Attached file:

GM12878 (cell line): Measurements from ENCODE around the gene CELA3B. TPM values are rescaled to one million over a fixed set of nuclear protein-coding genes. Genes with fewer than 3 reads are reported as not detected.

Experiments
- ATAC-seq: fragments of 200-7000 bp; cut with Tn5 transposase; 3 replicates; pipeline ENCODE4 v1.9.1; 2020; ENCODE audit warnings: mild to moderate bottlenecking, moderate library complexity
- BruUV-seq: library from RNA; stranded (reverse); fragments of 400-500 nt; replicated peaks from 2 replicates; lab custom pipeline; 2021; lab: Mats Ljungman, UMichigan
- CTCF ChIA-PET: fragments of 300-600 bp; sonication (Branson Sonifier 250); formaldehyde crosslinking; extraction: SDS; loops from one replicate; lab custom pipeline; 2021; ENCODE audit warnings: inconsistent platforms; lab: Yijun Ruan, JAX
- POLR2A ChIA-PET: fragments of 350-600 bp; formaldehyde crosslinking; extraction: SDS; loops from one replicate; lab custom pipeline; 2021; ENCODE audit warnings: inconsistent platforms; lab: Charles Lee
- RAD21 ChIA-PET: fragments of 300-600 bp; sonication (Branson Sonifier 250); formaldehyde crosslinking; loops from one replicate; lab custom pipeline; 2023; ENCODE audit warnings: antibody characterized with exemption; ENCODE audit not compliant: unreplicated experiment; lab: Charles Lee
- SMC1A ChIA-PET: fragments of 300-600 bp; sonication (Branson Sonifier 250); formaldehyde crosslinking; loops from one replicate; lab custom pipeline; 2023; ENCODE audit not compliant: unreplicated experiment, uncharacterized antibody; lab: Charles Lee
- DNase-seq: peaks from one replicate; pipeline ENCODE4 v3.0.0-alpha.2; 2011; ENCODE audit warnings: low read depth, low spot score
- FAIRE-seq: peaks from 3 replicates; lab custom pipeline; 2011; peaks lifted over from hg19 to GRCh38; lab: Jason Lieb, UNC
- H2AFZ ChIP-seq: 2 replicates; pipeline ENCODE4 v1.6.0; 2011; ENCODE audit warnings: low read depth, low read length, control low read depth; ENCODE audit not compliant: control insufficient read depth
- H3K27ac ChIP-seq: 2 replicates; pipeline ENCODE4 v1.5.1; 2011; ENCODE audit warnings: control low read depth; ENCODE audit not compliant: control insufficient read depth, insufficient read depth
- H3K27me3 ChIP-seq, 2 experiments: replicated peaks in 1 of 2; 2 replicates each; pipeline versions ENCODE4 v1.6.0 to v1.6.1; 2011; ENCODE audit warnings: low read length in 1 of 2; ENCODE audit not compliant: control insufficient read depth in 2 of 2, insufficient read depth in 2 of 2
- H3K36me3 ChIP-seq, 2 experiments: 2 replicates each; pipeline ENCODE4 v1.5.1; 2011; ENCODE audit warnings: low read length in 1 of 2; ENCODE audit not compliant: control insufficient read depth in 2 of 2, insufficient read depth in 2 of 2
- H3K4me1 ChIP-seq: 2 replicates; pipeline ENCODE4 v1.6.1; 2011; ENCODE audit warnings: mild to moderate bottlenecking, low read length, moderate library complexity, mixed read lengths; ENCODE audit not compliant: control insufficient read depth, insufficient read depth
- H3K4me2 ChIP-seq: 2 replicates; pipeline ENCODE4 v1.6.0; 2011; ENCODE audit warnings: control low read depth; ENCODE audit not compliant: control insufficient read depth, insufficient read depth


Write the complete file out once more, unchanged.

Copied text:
GM12878 (cell line): Measurements from ENCODE around the gene CELA3B. TPM values are rescaled to one million over a fixed set of nuclear protein-coding genes. Genes with fewer than 3 reads are reported as not detected.

Experiments
- ATAC-seq: fragments of 200-7000 bp; cut with Tn5 transposase; 3 replicates; pipeline ENCODE4 v1.9.1; 2020; ENCODE audit warnings: mild to moderate bottlenecking, moderate library complexity
- BruUV-seq: library from RNA; stranded (reverse); fragments of 400-500 nt; replicated peaks from 2 replicates; lab custom pipeline; 2021; lab: Mats Ljungman, UMichigan
- CTCF ChIA-PET: fragments of 300-600 bp; sonication (Branson Sonifier 250); formaldehyde crosslinking; extraction: SDS; loops from one replicate; lab custom pipeline; 2021; ENCODE audit warnings: inconsistent platforms; lab: Yijun Ruan, JAX
- POLR2A ChIA-PET: fragments of 350-600 bp; formaldehyde crosslinking; extraction: SDS; loops from one replicate; lab custom pipeline; 2021; ENCODE audit warnings: inconsistent platforms; lab: Charles Lee
- RAD21 ChIA-PET: fragments of 300-600 bp; sonication (Branson Sonifier 250); formaldehyde crosslinking; loops from one replicate; lab custom pipeline; 2023; ENCODE audit warnings: antibody characterized with exemption; ENCODE audit not compliant: unreplicated experiment; lab: Charles Lee
- SMC1A ChIA-PET: fragments of 300-600 bp; sonication (Branson Sonifier 250); formaldehyde crosslinking; loops from one replicate; lab custom pipeline; 2023; ENCODE audit not compliant: unreplicated experiment, uncharacterized antibody; lab: Charles Lee
- DNase-seq: peaks from one replicate; pipeline ENCODE4 v3.0.0-alpha.2; 2011; ENCODE audit warnings: low read depth, low spot score
- FAIRE-seq: peaks from 3 replicates; lab custom pipeline; 2011; peaks lifted over from hg19 to GRCh38; lab: Jason Lieb, UNC
- H2AFZ ChIP-seq: 2 replicates; pipeline ENCODE4 v1.6.0; 2011; ENCODE audit warnings: low read depth, low read length, control low read depth; ENCODE audit not compliant: control insufficient read depth
- H3K27ac ChIP-seq: 2 replicates; pipeline ENCODE4 v1.5.1; 2011; ENCODE audit warnings: control low read depth; ENCODE audit not compliant: control insufficient read depth, insufficient read depth
- H3K27me3 ChIP-seq, 2 experiments: replicated peaks in 1 of 2; 2 replicates each; pipeline versions ENCODE4 v1.6.0 to v1.6.1; 2011; ENCODE audit warnings: low read length in 1 of 2; ENCODE audit not compliant: control insufficient read depth in 2 of 2, insufficient read depth in 2 of 2
- H3K36me3 ChIP-seq, 2 experiments: 2 replicates each; pipeline ENCODE4 v1.5.1; 2011; ENCODE audit warnings: low read length in 1 of 2; ENCODE audit not compliant: control insufficient read depth in 2 of 2, insufficient read depth in 2 of 2
- H3K4me1 ChIP-seq: 2 replicates; pipeline ENCODE4 v1.6.1; 2011; ENCODE audit warnings: mild to moderate bottlenecking, low read length, moderate library complexity, mixed read lengths; ENCODE audit not compliant: control insufficient read depth, insufficient read depth
- H3K4me2 ChIP-seq: 2 replicates; pipeline ENCODE4 v1.6.0; 2011; ENCODE audit warnings: control low read depth; ENCODE audit not compliant: control insufficient read depth, insufficient read depth